We’ve had ample rain, and as y’all have heard April showers bring Mayflowers. Right? Except we are approaching the end of May, and the precipitation continues. Forecasters predict a never-ending parade of wetness from Saturday afternoon through Friday. We renamed the swale at the backyard property line, Walden Pond. The newly formed water feature is deep enough to accommodate a rowboat, a pair of mallard ducks, and a robust growth of algae.
The yard resembles a grass-green raft floating on a sea of mud. But my gardening genes yearn for dryer weather. It is time to transplant the seedlings I’ve been nurturing under grow lights in my makeshift nursery. Tomatoes, beans, cucumbers, squash, and onions are ready to be hardened offed to prepare them for summer in the sun.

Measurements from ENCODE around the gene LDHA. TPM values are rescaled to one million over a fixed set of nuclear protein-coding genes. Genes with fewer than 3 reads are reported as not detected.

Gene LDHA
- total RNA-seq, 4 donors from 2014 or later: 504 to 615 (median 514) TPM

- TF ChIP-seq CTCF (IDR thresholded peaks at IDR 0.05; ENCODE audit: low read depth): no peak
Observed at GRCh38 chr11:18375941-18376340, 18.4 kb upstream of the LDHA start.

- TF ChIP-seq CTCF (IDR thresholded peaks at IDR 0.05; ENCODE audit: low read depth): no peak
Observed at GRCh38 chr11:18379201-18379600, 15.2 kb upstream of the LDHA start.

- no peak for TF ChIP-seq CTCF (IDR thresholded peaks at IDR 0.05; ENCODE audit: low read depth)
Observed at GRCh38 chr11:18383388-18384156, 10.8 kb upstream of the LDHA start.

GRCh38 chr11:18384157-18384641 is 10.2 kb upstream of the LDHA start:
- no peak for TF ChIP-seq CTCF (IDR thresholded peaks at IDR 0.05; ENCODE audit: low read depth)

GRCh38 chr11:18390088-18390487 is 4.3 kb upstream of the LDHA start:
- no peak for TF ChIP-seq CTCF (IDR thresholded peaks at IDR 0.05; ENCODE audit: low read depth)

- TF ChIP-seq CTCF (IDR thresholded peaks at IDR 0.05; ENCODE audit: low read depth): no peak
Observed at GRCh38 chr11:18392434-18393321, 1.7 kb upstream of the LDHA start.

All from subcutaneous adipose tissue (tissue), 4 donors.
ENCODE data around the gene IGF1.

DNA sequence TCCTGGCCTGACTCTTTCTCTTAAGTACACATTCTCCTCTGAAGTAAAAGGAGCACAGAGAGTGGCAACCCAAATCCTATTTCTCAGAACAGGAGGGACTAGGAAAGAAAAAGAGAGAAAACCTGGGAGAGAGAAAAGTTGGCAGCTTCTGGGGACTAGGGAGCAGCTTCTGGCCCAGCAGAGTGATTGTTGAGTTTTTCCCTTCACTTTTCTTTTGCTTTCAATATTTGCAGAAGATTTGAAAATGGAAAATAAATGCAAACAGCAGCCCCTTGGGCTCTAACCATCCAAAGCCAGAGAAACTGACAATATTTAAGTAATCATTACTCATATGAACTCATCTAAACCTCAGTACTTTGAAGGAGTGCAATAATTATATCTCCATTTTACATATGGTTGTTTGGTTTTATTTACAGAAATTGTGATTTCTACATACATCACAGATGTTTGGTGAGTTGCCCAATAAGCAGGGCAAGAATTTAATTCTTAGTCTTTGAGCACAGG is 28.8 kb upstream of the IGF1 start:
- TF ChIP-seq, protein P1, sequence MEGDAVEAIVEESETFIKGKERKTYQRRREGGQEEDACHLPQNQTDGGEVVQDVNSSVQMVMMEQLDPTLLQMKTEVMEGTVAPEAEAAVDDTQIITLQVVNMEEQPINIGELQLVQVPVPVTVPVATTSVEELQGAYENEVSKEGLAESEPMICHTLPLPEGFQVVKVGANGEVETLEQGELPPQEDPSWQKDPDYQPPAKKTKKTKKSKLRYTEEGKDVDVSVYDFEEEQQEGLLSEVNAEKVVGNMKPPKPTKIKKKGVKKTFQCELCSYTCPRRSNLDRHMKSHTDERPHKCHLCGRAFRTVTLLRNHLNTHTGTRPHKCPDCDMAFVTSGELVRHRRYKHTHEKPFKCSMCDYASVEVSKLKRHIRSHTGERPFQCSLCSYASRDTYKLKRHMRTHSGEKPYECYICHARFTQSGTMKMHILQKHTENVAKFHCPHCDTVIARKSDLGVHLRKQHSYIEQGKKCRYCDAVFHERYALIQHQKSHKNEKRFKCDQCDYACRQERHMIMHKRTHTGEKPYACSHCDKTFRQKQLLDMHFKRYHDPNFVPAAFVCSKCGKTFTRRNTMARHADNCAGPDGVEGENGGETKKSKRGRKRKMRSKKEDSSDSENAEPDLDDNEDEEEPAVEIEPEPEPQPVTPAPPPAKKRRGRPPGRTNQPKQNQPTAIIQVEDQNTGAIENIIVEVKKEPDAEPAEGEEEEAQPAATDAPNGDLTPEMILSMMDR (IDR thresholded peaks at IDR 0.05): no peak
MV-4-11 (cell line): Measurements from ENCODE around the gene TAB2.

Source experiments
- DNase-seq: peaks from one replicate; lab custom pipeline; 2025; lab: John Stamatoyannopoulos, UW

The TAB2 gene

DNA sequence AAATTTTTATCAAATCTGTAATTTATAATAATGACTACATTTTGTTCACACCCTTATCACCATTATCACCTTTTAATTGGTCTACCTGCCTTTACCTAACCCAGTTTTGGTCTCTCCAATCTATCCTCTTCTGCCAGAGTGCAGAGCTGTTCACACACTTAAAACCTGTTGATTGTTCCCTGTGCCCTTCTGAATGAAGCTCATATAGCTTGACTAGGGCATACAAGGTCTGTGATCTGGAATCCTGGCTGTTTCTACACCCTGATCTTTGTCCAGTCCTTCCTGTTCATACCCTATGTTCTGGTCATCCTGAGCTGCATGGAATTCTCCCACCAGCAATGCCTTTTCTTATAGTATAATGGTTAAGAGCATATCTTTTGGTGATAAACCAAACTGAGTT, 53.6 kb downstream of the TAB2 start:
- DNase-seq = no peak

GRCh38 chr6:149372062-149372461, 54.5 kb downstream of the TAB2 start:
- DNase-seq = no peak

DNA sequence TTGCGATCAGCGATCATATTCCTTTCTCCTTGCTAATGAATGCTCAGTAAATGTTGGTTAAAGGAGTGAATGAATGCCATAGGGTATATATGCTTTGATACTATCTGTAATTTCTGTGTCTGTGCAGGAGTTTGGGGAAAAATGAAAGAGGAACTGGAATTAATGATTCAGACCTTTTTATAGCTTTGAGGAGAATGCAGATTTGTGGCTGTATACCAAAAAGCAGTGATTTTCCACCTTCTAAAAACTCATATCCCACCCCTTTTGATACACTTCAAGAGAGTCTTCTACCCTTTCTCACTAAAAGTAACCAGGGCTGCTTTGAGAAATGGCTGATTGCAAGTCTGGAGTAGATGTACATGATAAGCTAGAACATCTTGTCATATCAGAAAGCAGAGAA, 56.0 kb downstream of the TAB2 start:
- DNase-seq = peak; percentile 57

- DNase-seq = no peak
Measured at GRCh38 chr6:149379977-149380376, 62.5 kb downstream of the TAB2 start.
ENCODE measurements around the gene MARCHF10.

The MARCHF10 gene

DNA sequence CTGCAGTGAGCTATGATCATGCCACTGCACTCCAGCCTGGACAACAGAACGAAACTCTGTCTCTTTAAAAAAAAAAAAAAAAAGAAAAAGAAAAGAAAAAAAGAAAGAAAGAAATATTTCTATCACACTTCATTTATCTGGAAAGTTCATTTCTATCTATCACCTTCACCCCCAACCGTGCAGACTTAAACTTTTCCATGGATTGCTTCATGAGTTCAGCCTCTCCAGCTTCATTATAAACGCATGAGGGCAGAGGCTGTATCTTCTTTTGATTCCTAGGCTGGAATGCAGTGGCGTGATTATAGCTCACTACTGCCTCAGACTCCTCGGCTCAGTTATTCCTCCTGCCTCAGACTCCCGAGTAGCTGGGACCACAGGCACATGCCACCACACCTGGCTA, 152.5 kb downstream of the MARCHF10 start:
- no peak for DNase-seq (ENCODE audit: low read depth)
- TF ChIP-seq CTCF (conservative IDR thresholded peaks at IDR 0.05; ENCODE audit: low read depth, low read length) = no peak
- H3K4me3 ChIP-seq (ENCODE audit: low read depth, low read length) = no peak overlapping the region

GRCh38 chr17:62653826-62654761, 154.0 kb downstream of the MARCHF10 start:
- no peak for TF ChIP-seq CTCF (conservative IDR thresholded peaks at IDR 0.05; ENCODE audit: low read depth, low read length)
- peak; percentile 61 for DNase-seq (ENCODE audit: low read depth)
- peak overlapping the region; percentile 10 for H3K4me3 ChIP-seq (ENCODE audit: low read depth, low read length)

This week, warm temps, cloudy days, and frequent showers provide the perfect conditions for the transition. I stage flats and small pots in a protected area of the patio. Despite my plotting and planning, I feel panicked. My garden is a vast blank slate. The spot earmarked for one vegetable looks far too large, while another seedling will overrun the bed I prepared.
My garden plots need adjustments, some transplants require editing, and I must shop for more veggies, or maybe flowers to fill gaping holes. Writing a story and creating a garden have many similarities. The picture in your head never quite materializes. You tinker, fiddle, fuss, and then take a step back to see the work in its totality. Serendipity conspires with creativity, and just when you are about to throw in the trowel, you discover a sight worth beholding.
How does your garden grow?
Keep on writing.
Jo Hawk The Writer